The Clinton campaign held a conference call, led by Harold Ickes, a top aide, to discuss the superdelegates issue and expectations for the upcoming contest
On Florida and Michigan, the campaign again said voters in those states should not be "disenfranchised" and that the states were important to the Democratic Party's fortunes. Ickes also said Clinton didn't vote on the DNC rules.
But Ickes did. And he voted in August to strip Florida and Michigan of their delegates as a sitting member of the Rules and Bylaws Commission.
"There’s been no change," Ickes said, adding that he was then acting as a member of the Rules and Bylaws Committee "not acting as an agent of Sen. Clinton. We had promulgated rules -- if Florida and Michigan violated those rules" they’d be stripped of their delegates. "We stripped them of all their delegates in order to prevent campaigns to campaign in those states."
In fact, however, that was not why Florida and Michigan were stripped of their delegates. They were stripped of their delegates because they violated party rules by moving up their contest dates before Feb. 5. A pledge to not campaign in those states did not come about until one was put forward by the four early states allowed to go before Feb. 5 by the DNC -- Iowa, New Hampshire, Nevada, and South Carolina. Clinton was the last to sign this pledge.
"Those were the rules, and we thought we had an obligation to enforce them," Ickes acknowledged today on the call even while trying to convince members of the media that Florida’s and Michigan’s delegations should not only be seated at the convention, but should also have full voting rights and that delegates should be allocated based on voting that took place in those states -- even though in Michigan, Obama’s name did not even appear on the ballot and uncommitted got 41% of the vote to Clinton’s 55%.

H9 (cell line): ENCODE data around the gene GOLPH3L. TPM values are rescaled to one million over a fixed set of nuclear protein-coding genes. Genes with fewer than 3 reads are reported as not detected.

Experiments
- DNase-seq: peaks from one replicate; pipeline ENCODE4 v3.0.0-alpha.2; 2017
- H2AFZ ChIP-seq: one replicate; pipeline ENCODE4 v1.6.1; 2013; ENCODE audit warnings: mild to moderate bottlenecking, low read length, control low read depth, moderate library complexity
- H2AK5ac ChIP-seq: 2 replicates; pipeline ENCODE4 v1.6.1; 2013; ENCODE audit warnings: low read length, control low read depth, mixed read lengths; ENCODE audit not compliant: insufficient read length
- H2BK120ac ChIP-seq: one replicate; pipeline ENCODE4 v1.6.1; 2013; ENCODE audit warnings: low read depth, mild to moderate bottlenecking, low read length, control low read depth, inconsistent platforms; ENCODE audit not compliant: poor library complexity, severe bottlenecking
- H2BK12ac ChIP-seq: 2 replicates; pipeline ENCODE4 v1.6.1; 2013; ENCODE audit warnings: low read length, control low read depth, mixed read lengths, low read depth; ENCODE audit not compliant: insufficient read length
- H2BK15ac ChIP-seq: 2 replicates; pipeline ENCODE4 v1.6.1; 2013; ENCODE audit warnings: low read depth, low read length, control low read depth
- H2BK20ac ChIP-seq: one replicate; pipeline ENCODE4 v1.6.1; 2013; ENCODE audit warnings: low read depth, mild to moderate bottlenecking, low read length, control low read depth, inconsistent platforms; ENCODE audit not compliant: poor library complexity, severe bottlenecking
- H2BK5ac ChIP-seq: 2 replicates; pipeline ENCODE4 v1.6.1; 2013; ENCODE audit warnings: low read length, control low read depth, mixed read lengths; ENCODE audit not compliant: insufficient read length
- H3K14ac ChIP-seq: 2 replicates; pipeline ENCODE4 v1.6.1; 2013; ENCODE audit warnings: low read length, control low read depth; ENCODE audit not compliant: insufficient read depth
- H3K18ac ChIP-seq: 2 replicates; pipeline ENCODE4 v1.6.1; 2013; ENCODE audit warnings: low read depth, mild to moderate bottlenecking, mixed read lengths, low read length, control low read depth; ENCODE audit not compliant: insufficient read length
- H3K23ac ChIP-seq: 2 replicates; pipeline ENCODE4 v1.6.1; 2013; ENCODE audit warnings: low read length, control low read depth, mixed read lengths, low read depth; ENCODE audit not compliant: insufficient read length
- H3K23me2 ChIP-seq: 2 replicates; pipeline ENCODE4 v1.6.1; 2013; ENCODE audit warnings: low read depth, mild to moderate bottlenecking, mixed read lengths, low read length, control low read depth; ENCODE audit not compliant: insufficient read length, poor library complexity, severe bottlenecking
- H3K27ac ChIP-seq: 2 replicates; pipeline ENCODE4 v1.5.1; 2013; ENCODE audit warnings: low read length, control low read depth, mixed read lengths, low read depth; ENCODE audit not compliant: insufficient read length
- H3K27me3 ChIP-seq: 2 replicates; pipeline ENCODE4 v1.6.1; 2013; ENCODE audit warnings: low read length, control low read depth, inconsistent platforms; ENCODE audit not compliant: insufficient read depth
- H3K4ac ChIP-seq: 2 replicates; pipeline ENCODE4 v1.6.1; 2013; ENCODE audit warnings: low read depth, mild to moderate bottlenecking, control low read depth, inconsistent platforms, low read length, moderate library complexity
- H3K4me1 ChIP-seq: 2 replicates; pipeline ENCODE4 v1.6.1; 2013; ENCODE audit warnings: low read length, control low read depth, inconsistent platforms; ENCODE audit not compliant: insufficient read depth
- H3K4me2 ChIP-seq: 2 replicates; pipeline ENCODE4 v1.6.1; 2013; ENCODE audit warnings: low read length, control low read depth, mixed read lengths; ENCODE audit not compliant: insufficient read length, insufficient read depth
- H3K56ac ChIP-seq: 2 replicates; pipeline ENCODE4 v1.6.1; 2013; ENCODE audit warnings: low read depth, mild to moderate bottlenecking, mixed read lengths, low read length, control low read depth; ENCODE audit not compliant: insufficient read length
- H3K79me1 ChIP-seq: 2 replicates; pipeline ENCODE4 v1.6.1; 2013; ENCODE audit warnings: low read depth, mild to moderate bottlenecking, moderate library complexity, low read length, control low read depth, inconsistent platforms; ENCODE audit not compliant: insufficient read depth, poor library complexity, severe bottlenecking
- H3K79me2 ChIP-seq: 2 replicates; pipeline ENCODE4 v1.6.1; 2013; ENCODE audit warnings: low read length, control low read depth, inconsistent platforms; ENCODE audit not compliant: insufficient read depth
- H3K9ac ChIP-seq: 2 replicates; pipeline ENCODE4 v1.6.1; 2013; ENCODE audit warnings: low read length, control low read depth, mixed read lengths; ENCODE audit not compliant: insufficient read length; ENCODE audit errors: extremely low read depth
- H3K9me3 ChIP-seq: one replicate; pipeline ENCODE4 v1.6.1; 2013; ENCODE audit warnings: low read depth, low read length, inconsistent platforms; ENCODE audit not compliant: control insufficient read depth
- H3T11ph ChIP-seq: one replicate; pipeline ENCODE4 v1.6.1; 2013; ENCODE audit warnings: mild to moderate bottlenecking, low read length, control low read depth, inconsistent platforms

Florida Democrats have made a big deal about how the Republican legislature and governor set the date, forcing Democrats in to the early date, and thus claiming they shouldn't be punished. [Michigan doesn't make this argument; they just moved up their date, period.] The problem with Florida's position is that the DNC offered to pay the costs of conducting a party-run, DNC-approved contest on February 5th or after. In fact, the offer still stands. And both Michigan and Florida have until June to submit plans to the DNC for a party-run contest—like Michigan did in 1996, 2000 and 2004, which they called a caucus but essentially operated like a closed primary—and bring their delegations in to compliance and avoid a controversy.
There's precedent, by the way, for this kind of arrangement. In 1996 Delaware jumped ahead of their approved date, and the DNC did as they did this year with Michigan and Florida, and penalized Delaware by refusing to seat their delegation unless they conducted a DNC-approved contest. They did, late in the primary season, and their delegation was seated at the Chicago convention.
If the Clinton campaign really cares about seating the Michigan and Florida delegations, its officials need to drop the charade that they only care about not disenfranchising the voters and pressure the Democratic leadership in Michigan and Florida to conduct DNC-sanctioned primaries or caucuses.